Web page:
Five of the vulnerabilities are designated "critical" and should be patched as soon as possible. Affected software includes Internet Explorer, Office, and Windows.
Microsoft's security patch closes three zero-day vulnerabilities related to Internet Explorer Cascading Style Sheets (CSS), Windows thumbnail images, and an IIS FTP flaw. HP/TippingPoint's Zero Day Initiative (ZDI) however disclosed five new ones: four affecting Excel and one affecting PowerPoint.
The IE CSS flaw is being actively exploited, according to Symantec, and should be fixed immediately. The relevant patch, MS11-013, covers two privately reported vulnerabilities. Joshua Talbot, security intelligence manager with Symantec Security Response, expects that if cybercriminals are able to reverse engineer the patch, we will see attempts to exploit the related uninitialized memory corruption vulnerability.
It's going to be a particularly busy month of patching. Adobe is expected to release a security update on Tuesday while Oracle is expected to release its quarterly security update later in February. And ZDI on Monday, per its disclosure policy, published 21 zero-day vulnerabilities affecting various enterprise vendors, including Microsoft.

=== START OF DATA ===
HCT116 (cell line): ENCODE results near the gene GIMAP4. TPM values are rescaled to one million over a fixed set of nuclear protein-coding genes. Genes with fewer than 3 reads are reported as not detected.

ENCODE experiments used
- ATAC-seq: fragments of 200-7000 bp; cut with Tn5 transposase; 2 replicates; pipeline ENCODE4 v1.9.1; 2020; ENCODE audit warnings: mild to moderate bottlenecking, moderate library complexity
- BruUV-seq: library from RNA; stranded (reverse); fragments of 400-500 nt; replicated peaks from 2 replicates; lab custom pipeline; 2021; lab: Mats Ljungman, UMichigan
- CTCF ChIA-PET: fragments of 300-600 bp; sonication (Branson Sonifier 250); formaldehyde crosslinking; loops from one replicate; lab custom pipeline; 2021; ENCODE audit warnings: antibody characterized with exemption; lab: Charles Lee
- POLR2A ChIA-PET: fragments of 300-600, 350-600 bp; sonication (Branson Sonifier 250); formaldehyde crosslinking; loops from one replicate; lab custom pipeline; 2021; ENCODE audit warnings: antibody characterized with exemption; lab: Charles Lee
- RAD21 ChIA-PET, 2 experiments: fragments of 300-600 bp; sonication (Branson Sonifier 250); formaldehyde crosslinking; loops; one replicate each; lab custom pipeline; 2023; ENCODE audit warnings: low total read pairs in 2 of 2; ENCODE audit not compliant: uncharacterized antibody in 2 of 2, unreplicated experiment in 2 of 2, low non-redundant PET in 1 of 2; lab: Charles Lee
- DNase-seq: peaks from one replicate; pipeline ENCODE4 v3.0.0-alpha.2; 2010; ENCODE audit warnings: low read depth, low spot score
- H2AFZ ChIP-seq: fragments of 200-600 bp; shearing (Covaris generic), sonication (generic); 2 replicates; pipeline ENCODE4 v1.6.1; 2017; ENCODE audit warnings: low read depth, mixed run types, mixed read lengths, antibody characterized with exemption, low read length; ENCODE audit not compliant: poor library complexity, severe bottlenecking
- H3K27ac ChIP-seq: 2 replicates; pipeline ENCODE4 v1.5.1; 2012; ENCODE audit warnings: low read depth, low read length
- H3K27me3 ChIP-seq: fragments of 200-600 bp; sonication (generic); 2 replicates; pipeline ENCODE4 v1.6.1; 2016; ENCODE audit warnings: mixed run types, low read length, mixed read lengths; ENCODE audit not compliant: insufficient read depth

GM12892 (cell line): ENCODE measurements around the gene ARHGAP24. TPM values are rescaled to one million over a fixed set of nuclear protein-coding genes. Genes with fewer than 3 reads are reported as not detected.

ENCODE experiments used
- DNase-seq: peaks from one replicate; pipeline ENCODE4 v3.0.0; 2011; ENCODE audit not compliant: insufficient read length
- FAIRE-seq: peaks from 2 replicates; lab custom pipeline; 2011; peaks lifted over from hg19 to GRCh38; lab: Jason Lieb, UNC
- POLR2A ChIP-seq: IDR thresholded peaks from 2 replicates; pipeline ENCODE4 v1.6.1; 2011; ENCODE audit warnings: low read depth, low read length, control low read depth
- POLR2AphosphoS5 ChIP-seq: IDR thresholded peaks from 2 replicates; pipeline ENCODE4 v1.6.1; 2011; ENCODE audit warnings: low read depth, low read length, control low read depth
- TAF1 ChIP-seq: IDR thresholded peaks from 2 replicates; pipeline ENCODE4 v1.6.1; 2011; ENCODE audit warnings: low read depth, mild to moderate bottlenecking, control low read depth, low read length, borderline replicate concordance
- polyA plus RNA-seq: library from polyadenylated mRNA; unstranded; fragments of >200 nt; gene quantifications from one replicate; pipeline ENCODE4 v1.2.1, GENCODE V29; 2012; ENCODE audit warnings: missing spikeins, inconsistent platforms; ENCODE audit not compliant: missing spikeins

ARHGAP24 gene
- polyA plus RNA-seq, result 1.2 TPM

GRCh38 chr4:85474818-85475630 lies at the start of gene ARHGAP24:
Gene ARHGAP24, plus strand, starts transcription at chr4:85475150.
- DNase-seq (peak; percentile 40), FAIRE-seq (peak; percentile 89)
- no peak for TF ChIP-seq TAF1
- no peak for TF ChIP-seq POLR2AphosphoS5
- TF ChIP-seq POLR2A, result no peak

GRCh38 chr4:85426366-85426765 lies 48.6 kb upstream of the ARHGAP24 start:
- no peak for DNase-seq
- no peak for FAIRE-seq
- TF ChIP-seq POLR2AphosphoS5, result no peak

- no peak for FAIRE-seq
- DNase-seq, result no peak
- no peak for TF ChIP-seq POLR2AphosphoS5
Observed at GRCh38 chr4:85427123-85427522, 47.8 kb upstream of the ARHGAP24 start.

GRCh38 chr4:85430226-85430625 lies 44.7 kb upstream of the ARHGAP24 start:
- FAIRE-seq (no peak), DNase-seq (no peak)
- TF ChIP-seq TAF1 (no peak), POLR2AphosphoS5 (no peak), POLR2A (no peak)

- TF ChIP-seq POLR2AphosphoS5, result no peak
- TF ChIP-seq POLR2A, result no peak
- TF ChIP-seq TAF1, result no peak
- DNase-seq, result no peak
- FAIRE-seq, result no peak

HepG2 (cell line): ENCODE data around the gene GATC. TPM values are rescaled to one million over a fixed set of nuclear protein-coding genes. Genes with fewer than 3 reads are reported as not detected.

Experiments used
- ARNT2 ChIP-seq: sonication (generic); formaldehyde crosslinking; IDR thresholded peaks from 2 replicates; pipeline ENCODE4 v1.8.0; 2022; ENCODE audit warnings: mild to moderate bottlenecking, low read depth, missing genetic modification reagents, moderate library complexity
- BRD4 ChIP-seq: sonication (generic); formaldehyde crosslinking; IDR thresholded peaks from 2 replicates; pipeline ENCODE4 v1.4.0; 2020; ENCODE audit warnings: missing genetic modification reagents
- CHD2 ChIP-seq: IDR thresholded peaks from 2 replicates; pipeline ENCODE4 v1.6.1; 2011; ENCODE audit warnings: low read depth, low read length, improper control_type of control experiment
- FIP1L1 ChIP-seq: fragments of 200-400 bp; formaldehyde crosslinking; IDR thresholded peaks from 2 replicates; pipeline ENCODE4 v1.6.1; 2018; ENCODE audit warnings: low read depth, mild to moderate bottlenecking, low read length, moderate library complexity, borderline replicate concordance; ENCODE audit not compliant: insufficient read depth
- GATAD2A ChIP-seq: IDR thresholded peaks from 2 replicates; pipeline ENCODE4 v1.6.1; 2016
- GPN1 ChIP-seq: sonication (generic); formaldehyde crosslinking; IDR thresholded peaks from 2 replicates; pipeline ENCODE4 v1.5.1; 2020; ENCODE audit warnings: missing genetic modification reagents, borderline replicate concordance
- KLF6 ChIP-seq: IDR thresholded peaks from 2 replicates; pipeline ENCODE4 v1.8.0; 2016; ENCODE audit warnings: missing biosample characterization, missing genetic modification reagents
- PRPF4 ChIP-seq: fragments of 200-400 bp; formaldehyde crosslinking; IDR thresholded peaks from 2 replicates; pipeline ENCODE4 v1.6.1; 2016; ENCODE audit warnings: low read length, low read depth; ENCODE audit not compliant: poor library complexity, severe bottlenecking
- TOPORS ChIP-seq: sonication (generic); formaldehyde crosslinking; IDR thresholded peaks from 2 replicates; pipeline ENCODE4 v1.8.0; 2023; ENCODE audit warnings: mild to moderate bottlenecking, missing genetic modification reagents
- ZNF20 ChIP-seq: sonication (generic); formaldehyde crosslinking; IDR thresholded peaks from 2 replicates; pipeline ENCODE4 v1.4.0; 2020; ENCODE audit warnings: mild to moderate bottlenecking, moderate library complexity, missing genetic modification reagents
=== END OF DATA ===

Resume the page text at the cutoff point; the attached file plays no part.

"These vulnerabilities were made public before the patches were actually available because the advisory had been in the vendor's hand for longer than 180 days," explained Qualys CTO Wolfgang Kandek.
Microsoft has been frequently criticized for its slow response to security flaws. Last summer, a team of Google security researchers in a blog post wrote, "We’ve seen an increase in vendors invoking the principles of 'responsible' disclosure to delay fixing vulnerabilities indefinitely, sometimes for years; in that timeframe, these flaws are often rediscovered and used by rogue parties using the same tools and methodologies used by ethical researchers."
Microsoft has continued to defend its view of what responsible disclosure should be and characterized Google's approach as amplifying risk.
In addition to its monthly security patch, Microsoft also released a security advisory stating that it has released an update to its Autorun feature that will restrict AutoPlay functionality to CDs and DVDs. If deployed, this update will reduce the danger posed by USB thumb drives, which can be rigged with malware designed to infect through the Autorun mechanism.
"[T]he delivery of the disabled Autorun for thumb drives is a huge increase in security for users," said Tyler Reguly, technical manager of security research and development for nCircle, in an e-mailed statement. "Malware commonly spreads via Autorun, and lately we've seen malware ship on a large number of consumer products, so this added protection can only be good for the end user."